“Speak,” Runaan said harshly the moment the door had closed behind them. His arms folded into a tight vice across his chest.
Rayla took a deep breath, reminding herself that Runaan was a rational, level-headed man. Not only that, but he’d been a father to her for almost all of her nineteen years. She could talk to him.
“I think we might be making a mistake,” She said, tossing her mask into a dark corner of the room.
Runaan just stared, his own mask long-since thrown into the woods. “What are you talking about?”
“The mission,” she replied, catching herself as she started to fiddle with her fingers. “I mean, the prince is just a boy. He hasn’t done anything wrong.”
Runaan’s eyes narrowed. “And the Dragon Prince was only an egg when the humans destroyed him. He wasn’t even given the chance to see the light of day.”
Rayla winced. “I know, but what will happen if we kill them? Another king will seek revenge against us, and then we’ll retaliate again, and the whole thing will keep going until one of us dies out.”
“Rayla, we have our orders. I know that a night among humans can be unnerving, but I trained you better than to lose your footing at the first sign of uneven ground. We have a job to do.”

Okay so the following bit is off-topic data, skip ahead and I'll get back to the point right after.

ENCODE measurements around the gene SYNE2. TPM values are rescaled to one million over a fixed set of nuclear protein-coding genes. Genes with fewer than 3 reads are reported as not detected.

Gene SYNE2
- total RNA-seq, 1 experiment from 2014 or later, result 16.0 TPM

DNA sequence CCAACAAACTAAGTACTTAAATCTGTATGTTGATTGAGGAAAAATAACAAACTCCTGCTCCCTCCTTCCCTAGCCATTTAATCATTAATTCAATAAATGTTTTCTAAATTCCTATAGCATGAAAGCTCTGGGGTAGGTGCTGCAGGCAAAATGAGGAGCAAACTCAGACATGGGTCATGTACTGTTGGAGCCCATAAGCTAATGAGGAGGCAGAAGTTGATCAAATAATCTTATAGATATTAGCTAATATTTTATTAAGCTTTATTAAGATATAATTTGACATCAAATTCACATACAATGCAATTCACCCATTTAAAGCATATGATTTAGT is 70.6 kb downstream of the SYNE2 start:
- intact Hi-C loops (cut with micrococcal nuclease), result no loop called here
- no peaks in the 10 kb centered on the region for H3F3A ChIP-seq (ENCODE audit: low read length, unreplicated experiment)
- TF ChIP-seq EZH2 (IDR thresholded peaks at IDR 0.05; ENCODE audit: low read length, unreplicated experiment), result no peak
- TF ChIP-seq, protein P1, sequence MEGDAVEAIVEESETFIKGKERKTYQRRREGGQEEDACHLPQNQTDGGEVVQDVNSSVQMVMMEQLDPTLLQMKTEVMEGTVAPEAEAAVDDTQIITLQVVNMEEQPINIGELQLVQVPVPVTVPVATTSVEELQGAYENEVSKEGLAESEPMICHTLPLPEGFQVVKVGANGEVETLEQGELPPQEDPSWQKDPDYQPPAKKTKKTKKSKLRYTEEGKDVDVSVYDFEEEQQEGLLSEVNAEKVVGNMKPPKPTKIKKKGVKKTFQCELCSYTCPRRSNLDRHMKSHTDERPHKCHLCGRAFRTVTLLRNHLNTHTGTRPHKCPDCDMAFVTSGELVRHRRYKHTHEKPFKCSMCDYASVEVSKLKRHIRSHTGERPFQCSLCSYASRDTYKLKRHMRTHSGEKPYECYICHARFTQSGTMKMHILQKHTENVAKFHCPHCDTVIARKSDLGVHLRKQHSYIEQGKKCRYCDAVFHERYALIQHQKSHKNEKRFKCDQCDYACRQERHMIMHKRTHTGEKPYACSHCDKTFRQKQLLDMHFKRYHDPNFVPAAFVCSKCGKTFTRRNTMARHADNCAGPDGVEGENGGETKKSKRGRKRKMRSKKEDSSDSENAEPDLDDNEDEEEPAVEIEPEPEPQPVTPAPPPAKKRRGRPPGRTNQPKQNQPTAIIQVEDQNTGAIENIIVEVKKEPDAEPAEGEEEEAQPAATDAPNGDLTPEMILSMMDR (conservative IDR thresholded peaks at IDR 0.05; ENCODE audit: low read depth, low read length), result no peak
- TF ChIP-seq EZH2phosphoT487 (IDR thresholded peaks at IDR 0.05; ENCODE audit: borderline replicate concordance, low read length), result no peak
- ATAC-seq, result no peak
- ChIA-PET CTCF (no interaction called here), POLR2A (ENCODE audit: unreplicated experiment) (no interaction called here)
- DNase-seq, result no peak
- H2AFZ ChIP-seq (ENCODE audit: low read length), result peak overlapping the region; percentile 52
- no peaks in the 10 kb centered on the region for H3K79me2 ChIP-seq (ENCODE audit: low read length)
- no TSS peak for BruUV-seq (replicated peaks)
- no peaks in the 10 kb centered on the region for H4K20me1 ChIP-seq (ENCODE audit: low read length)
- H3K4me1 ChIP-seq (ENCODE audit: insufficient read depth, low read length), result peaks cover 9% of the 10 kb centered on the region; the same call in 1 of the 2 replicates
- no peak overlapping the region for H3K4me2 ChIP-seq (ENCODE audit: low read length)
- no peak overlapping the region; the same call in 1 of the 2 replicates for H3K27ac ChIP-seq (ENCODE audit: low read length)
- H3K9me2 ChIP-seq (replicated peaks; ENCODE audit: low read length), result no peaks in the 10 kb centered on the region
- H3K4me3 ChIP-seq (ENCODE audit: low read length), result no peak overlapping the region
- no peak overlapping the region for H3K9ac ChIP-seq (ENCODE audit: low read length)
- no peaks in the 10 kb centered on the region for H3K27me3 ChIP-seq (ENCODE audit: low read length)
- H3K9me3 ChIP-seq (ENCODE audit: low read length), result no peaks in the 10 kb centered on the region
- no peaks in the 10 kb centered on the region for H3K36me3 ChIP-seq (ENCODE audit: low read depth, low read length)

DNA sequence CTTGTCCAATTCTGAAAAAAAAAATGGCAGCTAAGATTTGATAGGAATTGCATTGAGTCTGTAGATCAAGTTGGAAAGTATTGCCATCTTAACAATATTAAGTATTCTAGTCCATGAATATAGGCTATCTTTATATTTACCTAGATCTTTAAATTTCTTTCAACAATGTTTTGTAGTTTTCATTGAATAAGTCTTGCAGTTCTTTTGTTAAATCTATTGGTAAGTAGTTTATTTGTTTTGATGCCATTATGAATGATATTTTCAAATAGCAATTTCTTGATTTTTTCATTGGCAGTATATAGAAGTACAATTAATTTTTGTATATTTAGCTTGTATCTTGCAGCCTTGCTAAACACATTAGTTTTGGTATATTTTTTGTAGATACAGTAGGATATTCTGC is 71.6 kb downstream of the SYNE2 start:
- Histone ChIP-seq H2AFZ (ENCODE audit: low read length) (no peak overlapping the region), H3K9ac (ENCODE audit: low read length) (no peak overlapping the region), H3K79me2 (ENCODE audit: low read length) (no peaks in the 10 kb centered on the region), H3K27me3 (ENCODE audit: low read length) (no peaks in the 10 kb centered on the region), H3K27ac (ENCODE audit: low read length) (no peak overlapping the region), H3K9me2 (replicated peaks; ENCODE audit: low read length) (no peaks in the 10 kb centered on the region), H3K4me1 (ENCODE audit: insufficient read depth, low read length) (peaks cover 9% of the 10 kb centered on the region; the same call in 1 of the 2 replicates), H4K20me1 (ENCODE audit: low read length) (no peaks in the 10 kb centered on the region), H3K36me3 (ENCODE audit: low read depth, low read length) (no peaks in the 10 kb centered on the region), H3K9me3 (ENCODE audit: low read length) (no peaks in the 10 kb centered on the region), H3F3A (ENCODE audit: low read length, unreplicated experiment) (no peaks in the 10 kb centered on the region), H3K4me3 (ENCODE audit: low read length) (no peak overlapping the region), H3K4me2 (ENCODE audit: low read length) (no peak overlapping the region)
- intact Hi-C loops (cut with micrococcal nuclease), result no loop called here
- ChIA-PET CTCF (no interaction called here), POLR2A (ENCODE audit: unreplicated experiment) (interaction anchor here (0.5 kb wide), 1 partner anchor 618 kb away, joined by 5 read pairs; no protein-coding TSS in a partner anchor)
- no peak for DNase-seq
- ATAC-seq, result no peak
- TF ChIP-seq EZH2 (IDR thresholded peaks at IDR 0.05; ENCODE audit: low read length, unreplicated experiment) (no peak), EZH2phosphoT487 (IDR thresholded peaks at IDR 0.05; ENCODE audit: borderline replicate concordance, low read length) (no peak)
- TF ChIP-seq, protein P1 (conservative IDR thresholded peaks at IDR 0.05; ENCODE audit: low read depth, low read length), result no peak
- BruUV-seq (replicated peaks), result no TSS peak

“But aren’t we just proving that we’re exactly what they think we are? Bloodthirsty monsters?” Rayla looked up only to immediately wish that she hadn’t. Runaan’s eyes were as sharp as the arrows in his quiver.
“They are the reason our people starved instead of venturing outside of the Silvergrove’s illusion. They are the reason the children of Lux Aurea have never seen their home without soldiers patrolling the streets. They are the monsters. Or have you forgotten that? We are here for justice,” Runaan said as his voice started to rise.
Rayla’s own pulse was beginning to quicken. She didn’t understand how much clearer she could be. “What we call justice, they call murder! We don’t have to do this, we can find humans who are willing to talk. There can still be peace.”
“Enough!” Runaan shouted. “You know we do not take lives lightly; we do it because we have to. I will not hear another word about this.”
Rayla scowled. She had never been on a mission with Runaan before. She had never seen what he was truly like when he had the light of duty and obligation shining on him. Frankly, she didn’t like it.
“Fine,” she hissed, not giving him the opportunity to get another word in before fleeing to her room and slamming the flimsy door as hard as she could. She didn’t hesitate before grabbing her winter cloak and holstering her blades on her back just in case. She leapt out the window and started to run.
The invigorating light of the moon helped her ignore the sting from the cold. The latest full moon had just passed a few nights ago, leaving a little less than a month before they were expected to take their binding oaths.